Every designer needs a strips and squares pattern. Or so I have been told. So here is mine. I'll be honest, strips and squares aren't my favorite to design with because I like a little more crazy in my patterns, but this pattern is kind of "me" for a few reasons: 1. The cheapo quilter in me loves that 8 fat quarters and 1 1/2 yards of another fabric will get you a cuddle quilt top, 2. There is one block to master, so chain piecing is a snap. 3. The blocks are then set in such a way that when you twist and turn them to get the top looking as you like it, you end up with very few points to match when you actually put the blocks together. 4. It's a beginner pattern that actually teaches a new skill, in this case creating a block using an unfinished seam. It's a simple pattern, but one that seems to make quilters of all levels kind of happy. Great for beginner classes, too!
I probably started sewing as a measure of self defense; if my mom was busy teaching me about 5/8" seams and casings for elastics, there was no way she could whip up yet another set of matching floor ...
I probably started sewing as a measure of self defense; if my mom was busy teaching me about 5/8" seams and casings for elastics, there was no way she could whip up yet another set of matching floor length gowns for my sister and I to wear while posing for photos at the local Sears photo studio.
While my mom sewed all manner of things, quilts were never one of them. I discovered quilting on my own in 1995, and like most new quilters, my first can be considered a horrific monstrosity. Several years and much more talent later, I started to design my own patterns, and in 2005 launched EvaPaige Quilt Designs.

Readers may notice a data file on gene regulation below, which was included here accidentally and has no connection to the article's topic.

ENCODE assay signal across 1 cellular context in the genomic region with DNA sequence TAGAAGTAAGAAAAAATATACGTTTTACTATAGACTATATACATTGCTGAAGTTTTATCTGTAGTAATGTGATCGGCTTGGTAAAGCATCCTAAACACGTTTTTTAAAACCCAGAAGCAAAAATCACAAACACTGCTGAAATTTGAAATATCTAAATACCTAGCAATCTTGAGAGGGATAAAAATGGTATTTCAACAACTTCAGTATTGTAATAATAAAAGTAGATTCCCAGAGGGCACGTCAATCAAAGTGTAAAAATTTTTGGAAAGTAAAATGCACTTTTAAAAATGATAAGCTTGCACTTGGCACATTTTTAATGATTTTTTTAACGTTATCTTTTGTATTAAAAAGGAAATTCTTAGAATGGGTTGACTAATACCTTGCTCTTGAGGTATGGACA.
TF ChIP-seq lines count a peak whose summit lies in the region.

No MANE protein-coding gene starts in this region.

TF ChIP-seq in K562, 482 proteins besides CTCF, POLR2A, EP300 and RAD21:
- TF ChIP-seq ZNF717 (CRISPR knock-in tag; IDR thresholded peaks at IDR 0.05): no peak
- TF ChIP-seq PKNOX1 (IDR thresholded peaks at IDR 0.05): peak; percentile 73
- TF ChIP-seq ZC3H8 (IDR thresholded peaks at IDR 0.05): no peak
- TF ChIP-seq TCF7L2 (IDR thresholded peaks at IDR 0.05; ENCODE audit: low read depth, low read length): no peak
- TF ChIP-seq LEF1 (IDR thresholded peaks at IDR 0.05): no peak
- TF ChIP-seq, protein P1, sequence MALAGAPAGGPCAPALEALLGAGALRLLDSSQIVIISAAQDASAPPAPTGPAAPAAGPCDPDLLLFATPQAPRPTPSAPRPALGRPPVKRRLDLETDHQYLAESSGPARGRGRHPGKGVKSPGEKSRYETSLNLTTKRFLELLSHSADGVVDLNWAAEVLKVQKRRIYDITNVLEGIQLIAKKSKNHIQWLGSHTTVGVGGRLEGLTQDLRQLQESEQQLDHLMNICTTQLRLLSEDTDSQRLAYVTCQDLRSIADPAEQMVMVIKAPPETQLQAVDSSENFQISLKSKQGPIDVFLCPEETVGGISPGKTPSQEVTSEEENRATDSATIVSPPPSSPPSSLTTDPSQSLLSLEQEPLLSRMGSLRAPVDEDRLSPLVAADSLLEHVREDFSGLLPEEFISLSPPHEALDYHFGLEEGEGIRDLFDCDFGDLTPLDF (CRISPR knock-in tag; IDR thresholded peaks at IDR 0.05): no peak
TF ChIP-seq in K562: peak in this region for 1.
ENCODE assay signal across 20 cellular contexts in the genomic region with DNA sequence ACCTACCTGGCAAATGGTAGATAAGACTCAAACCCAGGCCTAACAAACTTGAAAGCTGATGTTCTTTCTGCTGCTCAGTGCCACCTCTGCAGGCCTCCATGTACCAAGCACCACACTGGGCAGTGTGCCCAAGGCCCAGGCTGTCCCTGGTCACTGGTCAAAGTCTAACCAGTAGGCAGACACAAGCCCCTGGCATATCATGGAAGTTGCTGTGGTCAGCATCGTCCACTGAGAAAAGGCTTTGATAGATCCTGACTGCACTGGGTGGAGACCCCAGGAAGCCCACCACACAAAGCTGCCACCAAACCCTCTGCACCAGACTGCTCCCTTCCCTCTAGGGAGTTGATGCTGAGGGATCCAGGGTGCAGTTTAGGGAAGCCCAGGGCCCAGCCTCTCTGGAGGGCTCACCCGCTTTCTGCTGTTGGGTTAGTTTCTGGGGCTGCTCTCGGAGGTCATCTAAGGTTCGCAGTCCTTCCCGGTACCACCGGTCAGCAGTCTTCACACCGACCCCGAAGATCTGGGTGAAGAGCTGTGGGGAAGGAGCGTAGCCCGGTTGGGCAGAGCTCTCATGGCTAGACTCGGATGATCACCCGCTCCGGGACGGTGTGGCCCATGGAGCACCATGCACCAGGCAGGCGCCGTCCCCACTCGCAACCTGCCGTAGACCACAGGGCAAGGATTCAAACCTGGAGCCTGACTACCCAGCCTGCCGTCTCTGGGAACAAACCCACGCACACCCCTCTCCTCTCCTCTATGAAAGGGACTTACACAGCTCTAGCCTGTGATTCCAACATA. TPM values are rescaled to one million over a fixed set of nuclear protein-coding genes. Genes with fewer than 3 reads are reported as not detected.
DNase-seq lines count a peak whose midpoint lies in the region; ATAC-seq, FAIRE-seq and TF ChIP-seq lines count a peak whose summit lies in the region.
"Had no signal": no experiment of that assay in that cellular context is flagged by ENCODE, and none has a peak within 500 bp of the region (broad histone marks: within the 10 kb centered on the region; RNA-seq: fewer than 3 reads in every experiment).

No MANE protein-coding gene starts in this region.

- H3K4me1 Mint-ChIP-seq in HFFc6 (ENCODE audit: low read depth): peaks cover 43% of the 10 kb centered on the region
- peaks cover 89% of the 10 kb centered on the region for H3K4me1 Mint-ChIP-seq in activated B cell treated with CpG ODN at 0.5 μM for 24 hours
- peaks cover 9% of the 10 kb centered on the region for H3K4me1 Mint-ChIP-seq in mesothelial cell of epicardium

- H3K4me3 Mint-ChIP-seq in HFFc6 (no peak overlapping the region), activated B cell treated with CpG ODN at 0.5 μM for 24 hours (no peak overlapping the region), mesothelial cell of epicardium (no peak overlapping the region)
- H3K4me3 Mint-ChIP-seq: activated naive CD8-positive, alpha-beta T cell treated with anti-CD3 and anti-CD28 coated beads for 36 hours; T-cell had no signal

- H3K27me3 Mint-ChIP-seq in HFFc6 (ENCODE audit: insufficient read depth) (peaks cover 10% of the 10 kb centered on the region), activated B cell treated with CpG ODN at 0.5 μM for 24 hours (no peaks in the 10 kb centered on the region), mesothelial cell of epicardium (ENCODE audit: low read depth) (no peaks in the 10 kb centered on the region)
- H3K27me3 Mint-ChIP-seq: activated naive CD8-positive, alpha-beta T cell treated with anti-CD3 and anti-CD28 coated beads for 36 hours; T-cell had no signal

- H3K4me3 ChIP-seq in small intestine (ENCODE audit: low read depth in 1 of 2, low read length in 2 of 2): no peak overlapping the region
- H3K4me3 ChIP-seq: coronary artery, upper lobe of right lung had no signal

My design style is one of "fun over fuss", and I unapologetically preach the gospel of "Perfection is Overrated" through my trunk show and on my Quilting Hottie Haven blog. Quilting isn't mean to be hard or frustrating, and with every pattern I try to help the user focus on enjoying the creative process rather than becoming annoyed by too many matching points and seams.
I tend to shy away from trends; I design what I love and have a hard time conforming to what's hot in the quilting world. Other than me, of course.
On a more personal note, my husband and I have three young daughters, twins Eva and Paige, my mini-mes and company namesakes, and Greta, who will likely be in therapy because her name only appears on a pattern, not as part of the true EPQD empire. We live in a pretty town northwest of Boston MA that I promise you have never heard of and where you don't even need a clear day to see New Hampshire, where all five of us pretty much live our lives covered in thread scraps.